John Wright at his Sanctuary Vineyards

But Wright soon realized that the grape selection process was only the beginning of a lengthy slog. Agricultural restrictions, he learned, mandate a six-year quarantine period for imported vines before they can be planted. And converting a 30,000-square-foot former mail-order building on the property into a winery without incurring any debt pulled on Wright’s resourcefulness. But persistent pluck and thriftiness paid off: He found affordable, used wine tanks from South Africa that arrived via a shipping container after several months at sea, and in 2008, he harvested his first grapes. Three years later, Wright opened the vineyard to visitors for events, and today, the picturesque location is a popular choice for tasting room visitors, weddings, receptions, and the annual Curri-Shuck oyster festival.

The grapes

Winemaker Casey Matthews samples from a barrel to decide on a blend for the newest edition of Coastal Collage 2015, a dry red blend.

The engine that keeps this all running is the fruit, cultivated and nurtured by Wright and his winemaker Casey Matthews, who came from Raffaldini Winery in the Yadkin Valley. Their current roster of 16 varietals includes viognier, chardonnay, traminette, chardonnel, vidal blanc, cabernet sauvignon, cabernet franc, petit verdot, merlot, tempranillo, pinot noir, syrah, tannat, aglianico, petit manseng, and albariño. A visit during growing season reveals depleted-looking grapevines, which Wright says is purposeful, forcing later ripening, and small, and intensely flavored berries. Because the soil is eroded and keeps the plants from growing large, Wright plants more of them in a row to increase their vigor. Harvesting begins in early August and runs through the end

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DRINK of September when the labor force swells to 15. The hard work is paying off. Wright now has 30 acres dedicated to growing grapes, and he’s doubled production from 5,000 to 10,000 cases a year. Though the majority of sales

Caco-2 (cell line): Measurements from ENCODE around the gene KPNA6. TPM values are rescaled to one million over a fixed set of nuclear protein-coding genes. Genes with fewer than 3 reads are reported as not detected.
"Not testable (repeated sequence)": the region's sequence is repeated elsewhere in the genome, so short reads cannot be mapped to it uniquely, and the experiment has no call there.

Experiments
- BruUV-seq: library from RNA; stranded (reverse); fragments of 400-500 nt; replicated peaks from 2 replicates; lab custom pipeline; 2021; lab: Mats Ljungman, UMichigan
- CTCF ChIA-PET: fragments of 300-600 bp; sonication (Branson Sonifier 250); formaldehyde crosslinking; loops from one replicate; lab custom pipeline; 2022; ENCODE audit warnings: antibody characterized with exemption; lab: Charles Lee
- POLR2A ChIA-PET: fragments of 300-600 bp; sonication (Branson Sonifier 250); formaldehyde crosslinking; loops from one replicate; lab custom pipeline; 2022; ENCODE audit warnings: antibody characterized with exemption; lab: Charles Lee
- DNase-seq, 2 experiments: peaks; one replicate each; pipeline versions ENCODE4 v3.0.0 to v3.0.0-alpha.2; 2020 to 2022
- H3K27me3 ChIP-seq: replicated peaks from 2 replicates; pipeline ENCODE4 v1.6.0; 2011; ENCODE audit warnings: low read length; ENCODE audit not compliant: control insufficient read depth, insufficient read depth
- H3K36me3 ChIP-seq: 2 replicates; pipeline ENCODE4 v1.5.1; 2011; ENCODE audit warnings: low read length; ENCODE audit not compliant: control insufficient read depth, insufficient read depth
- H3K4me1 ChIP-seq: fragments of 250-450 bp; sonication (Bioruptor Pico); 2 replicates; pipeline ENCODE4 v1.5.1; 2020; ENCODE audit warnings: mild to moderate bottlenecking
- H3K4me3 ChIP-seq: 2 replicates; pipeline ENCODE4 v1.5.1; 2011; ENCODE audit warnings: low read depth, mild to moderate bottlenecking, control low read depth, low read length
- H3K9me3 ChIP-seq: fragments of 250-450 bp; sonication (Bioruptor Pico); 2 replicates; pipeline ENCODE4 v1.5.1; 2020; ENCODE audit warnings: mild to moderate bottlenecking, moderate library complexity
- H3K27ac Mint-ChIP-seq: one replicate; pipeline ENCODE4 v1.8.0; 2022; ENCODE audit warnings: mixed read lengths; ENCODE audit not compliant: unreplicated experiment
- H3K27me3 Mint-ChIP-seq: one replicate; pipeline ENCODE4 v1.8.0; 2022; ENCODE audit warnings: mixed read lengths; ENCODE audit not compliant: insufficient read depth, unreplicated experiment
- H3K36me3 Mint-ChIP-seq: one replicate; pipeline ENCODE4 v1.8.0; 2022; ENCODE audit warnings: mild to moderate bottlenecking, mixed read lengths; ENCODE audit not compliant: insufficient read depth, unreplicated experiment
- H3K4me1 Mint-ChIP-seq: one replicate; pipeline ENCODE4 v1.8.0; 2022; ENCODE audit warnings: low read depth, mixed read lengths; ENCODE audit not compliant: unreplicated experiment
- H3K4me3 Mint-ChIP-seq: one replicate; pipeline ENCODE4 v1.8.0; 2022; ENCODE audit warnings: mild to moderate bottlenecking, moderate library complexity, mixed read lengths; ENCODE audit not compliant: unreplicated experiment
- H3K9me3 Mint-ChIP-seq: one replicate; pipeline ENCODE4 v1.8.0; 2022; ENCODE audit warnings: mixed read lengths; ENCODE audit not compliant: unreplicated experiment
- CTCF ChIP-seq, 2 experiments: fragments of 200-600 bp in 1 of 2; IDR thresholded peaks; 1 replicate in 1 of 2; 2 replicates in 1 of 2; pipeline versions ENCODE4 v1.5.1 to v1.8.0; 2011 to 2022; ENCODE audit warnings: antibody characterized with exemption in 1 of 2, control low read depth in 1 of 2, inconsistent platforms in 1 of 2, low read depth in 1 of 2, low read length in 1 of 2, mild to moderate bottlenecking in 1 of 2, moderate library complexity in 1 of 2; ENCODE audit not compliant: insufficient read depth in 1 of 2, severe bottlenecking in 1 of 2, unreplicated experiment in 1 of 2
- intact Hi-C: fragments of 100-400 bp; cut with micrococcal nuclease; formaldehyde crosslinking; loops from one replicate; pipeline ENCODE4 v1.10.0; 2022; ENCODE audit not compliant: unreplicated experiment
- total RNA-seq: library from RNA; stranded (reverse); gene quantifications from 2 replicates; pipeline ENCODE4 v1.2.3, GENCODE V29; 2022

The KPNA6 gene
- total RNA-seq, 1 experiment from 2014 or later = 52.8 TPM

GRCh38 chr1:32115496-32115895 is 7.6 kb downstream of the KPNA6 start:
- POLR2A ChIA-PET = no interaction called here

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go through the “front door” of the tasting room, Wright has recently been picked up by a distributor who is placing Sanctuary wines in restaurants and local shops across the region. Meantime, the accolades keep piling up. Recent awards include back-to-back gold medals at the San Francisco Chronicle Wine Competition in 2015 and in 2016 for the Pearl albariño, a white wine made exclusively from estate grown albariño. The winery also received the 2015 N.C. Wine Grower of Excellence award by the North Carolina Winegrowers Association for its leadership and dedication to quality wines, something for which Wright is particularly proud. He’s also proud of his state, convinced that North Carolina is a legitimate place for world-class viticulture. He likens his job to that of craft brewing, with its regular innovation. “I like the idea we are improving every year. Every year we’re adding something new.” And he wants the business to last, to be able one day to leave it to his now-young children. “It doesn’t feel like a job. It almost feels like reading a book. I’ve already started it. I’ve gotta keep going and find out what the ending will be.” WHERE TO FIND IT CLOSE BY Southern Season Piedmont Restaurant Raleigh Provisions Wine and Beer 101 Seaboard Wine Warehouse The Glass Jug N.C. Museum of History The Wine Feed Provenance

ARTIST’S spotlight



Home again by LIZA ROBERTS

photographs by LISSA GOTWALS


THE 34 PAINTINGS CURRENTLY ON VIEW AT LEE HANSLEY GALLERY IN Raleigh – luminous, reverential landscapes and still lifes depicting North Carolina mountains, South Carolina beaches, Texas ranchland, and Tuscan hillsides – are the work of a transcendent depictor of light, a subtle student of color, a lover of nature. John Beerman, lately of Durham, is the artist. “A master of the rural American sublime,” as Tibor de Nagy, Beerman’s gallery in New York, attests, Beerman was born and raised in Greensboro and lived for three decades on the Hudson River, steeping himself in the beauty of that valley and the work of the artists it spawned. But the South never really left him, and now that he has returned to it, his work shows the gentle influence of the nature, people, and rhythms of his home.